The recent 50th anniversary celebrations of the founding of the Stellenbosch Wine Route was a reminder of the importance of family wineries. The three involved in this South African pioneering tourism venture were all owned and run by families: Simonsig and Delheim still are, whilst Spier is owned by the Eindhoven family but they are less present than Neil Joubert, then owner and third founding member of the Wine Route. A visit to a family-run winery is a personal affair, especially when one meets and is welcomed by family members, young children too and the obligatory dogs and other animals; such a visit triggers an unforgettable memory and desire to buy the wine in future.
Several wineries have enjoyed ownership by the same family over generations: the van Veldens of Overgaauw are now 4th generation, while the de Waals of Uiterwyk go back nine generations. Then there are descendants from the early Huguenots to arrive here, who are still involved with wine: Bruwer, de Villiers, du Preez, du Toit and Viljoen are all familiar names associated with South African wine.
While some children are absorbed into the family farm, offspring of others branch out, spreading the good family name across the winelands. This is very much the case with the Finlaysons. The first Finlayson on the family tree to make a name for wine, was Dr Maurice Finlayson & his wife, Eleanor, who bought Hartenberg in 1948. Perhaps too long ago for many to remember, but surely his winemaker sons, Walter and Peter are familiar to today’s wine lovers.
I met Peter when he was at Boschendal, which must’ve been in the early 1970s, as he joined Tim Hamilton-Russell when the latter founded Hamilton-Russell Vineyards in 1975. Walter and his wife, Jill, came onto my radar a few years later, when he became winemaker at Blaauwklippen, owned by friends Graham & Trish Boonzaaier. Those late 1970s and early 1980s cabernets were the stuff dreams were made of and would stand with today’s best Stellenbosch cabernets. Walter and I went on to found the Blaauwklippen Blending Competition in 1984. The following year, Walter and a Johannesburg partner founded Glen Carlou; the Finlaysons moved there in 1989 with 1988 the first bottling.
Those who had enjoyed Walter’s wines at Blaauwklippen, followed him to Glen Carlou, which soon became a must-visit cellar. Some ten years’ later, Walter had been joined by and was handing over to the next generation of Finlaysons, son David, who went onto establish his own winery Edgebaston. Meanwhile, at Glen Carlou, a new partner had joined Walter in ownership, Donald Hess of Hess Collection Winery in California. Further down the line, Walter retired, David left to concentrate on his own winery, handing over winemaking to his assistant, Arco Laarman. Hess sold to a local consortium, Arco left to start his own range – and so the personality of the family, the Finlaysons in this case, was lost.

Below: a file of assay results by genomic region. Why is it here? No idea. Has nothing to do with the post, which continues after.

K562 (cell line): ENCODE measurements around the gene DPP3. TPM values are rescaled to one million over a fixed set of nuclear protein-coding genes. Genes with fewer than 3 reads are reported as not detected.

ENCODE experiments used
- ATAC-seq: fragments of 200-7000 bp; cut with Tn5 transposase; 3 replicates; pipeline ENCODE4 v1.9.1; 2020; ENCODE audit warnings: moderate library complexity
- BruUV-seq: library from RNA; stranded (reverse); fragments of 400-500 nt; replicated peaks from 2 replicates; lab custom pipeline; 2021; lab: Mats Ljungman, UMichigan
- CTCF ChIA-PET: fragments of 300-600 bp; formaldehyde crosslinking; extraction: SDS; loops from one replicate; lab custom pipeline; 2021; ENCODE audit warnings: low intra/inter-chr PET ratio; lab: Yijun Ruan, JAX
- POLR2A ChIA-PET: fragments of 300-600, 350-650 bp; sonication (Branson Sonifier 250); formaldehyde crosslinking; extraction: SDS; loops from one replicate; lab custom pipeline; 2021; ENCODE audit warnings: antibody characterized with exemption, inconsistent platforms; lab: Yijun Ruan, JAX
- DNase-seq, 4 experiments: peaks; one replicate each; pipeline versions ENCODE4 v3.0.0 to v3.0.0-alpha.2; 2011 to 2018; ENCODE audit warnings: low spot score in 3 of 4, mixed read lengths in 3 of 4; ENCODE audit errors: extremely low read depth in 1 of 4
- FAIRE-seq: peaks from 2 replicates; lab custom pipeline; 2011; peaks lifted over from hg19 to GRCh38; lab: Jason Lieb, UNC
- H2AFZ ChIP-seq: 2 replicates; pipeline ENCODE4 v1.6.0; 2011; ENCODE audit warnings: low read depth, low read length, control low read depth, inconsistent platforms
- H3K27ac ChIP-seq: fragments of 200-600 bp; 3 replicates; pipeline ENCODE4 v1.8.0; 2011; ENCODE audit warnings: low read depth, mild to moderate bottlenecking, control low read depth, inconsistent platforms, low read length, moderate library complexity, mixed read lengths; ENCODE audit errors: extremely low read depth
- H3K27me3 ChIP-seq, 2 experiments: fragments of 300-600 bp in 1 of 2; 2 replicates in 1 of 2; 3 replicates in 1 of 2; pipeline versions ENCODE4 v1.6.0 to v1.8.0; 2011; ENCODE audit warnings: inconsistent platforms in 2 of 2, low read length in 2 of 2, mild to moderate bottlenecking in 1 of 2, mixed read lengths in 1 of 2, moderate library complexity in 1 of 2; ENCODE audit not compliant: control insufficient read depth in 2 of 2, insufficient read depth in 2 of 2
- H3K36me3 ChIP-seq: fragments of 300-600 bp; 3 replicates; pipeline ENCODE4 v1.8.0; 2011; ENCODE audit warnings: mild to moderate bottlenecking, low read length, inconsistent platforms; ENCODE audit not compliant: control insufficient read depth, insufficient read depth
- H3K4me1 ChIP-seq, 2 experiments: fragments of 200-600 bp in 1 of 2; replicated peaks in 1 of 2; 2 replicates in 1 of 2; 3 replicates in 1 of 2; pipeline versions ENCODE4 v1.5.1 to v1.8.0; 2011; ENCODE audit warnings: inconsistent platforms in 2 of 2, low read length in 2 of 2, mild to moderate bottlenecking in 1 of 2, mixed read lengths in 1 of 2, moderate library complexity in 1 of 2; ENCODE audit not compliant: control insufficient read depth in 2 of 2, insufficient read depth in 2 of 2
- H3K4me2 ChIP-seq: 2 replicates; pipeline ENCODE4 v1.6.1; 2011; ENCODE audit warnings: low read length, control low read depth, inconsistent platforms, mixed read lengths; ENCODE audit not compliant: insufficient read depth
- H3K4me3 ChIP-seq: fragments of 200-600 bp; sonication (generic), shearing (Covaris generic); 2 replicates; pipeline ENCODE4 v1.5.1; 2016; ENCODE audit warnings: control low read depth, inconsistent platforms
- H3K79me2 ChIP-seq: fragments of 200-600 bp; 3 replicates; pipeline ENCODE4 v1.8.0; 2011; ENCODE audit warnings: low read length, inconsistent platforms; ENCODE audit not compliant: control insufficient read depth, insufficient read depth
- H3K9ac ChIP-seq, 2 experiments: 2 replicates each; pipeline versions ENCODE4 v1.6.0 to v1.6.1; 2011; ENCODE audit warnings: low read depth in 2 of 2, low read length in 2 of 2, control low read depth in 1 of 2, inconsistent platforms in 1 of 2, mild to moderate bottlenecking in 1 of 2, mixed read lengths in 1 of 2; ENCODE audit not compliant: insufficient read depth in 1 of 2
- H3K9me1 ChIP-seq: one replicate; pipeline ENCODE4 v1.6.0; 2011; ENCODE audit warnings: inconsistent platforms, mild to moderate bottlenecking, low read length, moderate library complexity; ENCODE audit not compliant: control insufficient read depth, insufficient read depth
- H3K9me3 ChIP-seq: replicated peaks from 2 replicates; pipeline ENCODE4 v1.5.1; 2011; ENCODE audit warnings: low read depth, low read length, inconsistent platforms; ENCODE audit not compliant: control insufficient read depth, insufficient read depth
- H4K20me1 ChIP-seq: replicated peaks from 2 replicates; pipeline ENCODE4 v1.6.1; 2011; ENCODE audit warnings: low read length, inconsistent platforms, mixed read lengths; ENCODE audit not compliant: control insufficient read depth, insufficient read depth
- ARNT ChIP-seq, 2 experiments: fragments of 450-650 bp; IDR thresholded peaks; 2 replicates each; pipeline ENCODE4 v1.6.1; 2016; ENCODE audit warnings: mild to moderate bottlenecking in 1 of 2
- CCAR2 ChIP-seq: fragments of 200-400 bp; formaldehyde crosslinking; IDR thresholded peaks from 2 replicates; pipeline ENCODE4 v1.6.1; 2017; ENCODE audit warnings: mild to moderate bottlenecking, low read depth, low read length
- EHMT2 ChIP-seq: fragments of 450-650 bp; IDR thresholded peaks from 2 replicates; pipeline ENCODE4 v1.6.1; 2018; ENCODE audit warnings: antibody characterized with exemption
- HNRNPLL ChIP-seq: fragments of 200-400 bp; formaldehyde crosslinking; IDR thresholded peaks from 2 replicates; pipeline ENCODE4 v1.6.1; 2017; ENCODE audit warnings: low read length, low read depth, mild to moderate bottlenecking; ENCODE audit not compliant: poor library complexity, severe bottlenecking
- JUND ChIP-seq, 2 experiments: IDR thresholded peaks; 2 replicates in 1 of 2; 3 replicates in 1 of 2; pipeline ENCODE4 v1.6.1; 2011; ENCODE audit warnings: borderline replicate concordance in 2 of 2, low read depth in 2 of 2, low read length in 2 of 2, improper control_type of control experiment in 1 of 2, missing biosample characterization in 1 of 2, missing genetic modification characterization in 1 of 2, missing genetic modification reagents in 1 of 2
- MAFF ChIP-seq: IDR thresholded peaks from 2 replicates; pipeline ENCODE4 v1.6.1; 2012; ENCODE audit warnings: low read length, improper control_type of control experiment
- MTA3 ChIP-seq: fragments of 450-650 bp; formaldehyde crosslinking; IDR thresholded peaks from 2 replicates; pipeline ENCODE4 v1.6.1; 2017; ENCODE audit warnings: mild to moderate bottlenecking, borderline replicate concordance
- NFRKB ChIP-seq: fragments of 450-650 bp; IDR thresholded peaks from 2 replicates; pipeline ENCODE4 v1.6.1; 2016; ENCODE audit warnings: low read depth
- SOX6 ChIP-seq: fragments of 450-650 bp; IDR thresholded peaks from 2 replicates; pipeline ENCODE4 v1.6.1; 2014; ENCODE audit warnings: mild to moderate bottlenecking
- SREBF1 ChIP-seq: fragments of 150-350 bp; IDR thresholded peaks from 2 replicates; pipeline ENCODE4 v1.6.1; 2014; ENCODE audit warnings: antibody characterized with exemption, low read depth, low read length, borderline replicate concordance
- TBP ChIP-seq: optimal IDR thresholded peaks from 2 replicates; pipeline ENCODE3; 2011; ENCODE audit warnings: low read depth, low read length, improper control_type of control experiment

I admit my interest in the farm had dwindled but recently, I was very happy to receive latest vintages of the two single vineyard wines to try: Quartz Stone Chardonnay 2020 and Gravel Quarry Cabernet Sauvignon 2018.
The chardonnay is brilliant; if my increasing enjoyment over five days is any indication as to its potential, it’s worth maturing for five years at least (Selling for R340 ex-cellar, one would hope buyers aren’t in too much of a hurry). The welcome trend to freshness is evident in the tightly-woven corset of steely acidity but even this fails to obscure the plump, tropical citrus flavours and creamy lees with a subtle bush of toasty oak.
Gravel Quarry Cabernet Sauvignon 2018 does seem to be a victim of the difficult vintage. There is some promising fruit, sound cabernet dark soft berries and tangy blackcurrants but they are pushed aside by alcohol and an intimidating acidity (The R440 price tag is also a little scary). My usual method of trying the wine over several days brought it no closer to harmony, though the flavours did increase to some degree. I’d suggest caution in lengthy ageing.
It took the kindness of Glen Carlou and winemaker, Johnnie Calitz to remind me of two of the farm’s top wines, ones I used to be familiar with under the Finlayson ownership.
What this reminds me is of the importance of wineries having a human face, a link between the winery and its customers, a link which imbues the winery with personality and thus more of a trigger for wine lovers to return and build a long-term relationship.
Family-owned wineries especially, if not exclusively, are in a position to create this important and valuable human face.